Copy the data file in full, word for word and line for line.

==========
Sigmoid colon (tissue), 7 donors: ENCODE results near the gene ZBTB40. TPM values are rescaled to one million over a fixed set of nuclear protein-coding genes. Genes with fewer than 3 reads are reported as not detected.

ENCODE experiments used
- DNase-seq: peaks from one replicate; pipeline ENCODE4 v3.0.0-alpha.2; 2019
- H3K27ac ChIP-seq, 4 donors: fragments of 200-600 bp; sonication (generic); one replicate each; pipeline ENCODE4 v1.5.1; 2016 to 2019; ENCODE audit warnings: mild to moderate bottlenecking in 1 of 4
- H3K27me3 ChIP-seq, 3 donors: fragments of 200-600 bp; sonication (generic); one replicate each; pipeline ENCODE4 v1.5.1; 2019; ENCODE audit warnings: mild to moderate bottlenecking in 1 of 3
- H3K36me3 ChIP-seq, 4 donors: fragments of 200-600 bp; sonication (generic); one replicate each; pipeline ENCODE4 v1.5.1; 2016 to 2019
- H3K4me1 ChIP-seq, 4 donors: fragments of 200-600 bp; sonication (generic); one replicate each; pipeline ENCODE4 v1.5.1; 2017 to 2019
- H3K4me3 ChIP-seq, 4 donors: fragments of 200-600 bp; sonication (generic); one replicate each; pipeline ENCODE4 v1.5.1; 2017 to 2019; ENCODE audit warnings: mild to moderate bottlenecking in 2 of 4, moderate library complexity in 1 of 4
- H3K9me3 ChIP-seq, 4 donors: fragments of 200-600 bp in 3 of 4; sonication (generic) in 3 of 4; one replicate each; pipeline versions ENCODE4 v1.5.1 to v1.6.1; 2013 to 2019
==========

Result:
Sigmoid colon (tissue), 7 donors: ENCODE results near the gene ZBTB40. TPM values are rescaled to one million over a fixed set of nuclear protein-coding genes. Genes with fewer than 3 reads are reported as not detected.

ENCODE experiments used
- DNase-seq: peaks from one replicate; pipeline ENCODE4 v3.0.0-alpha.2; 2019
- H3K27ac ChIP-seq, 4 donors: fragments of 200-600 bp; sonication (generic); one replicate each; pipeline ENCODE4 v1.5.1; 2016 to 2019; ENCODE audit warnings: mild to moderate bottlenecking in 1 of 4
- H3K27me3 ChIP-seq, 3 donors: fragments of 200-600 bp; sonication (generic); one replicate each; pipeline ENCODE4 v1.5.1; 2019; ENCODE audit warnings: mild to moderate bottlenecking in 1 of 3
- H3K36me3 ChIP-seq, 4 donors: fragments of 200-600 bp; sonication (generic); one replicate each; pipeline ENCODE4 v1.5.1; 2016 to 2019
- H3K4me1 ChIP-seq, 4 donors: fragments of 200-600 bp; sonication (generic); one replicate each; pipeline ENCODE4 v1.5.1; 2017 to 2019
- H3K4me3 ChIP-seq, 4 donors: fragments of 200-600 bp; sonication (generic); one replicate each; pipeline ENCODE4 v1.5.1; 2017 to 2019; ENCODE audit warnings: mild to moderate bottlenecking in 2 of 4, moderate library complexity in 1 of 4
- H3K9me3 ChIP-seq, 4 donors: fragments of 200-600 bp in 3 of 4; sonication (generic) in 3 of 4; one replicate each; pipeline versions ENCODE4 v1.5.1 to v1.6.1; 2013 to 2019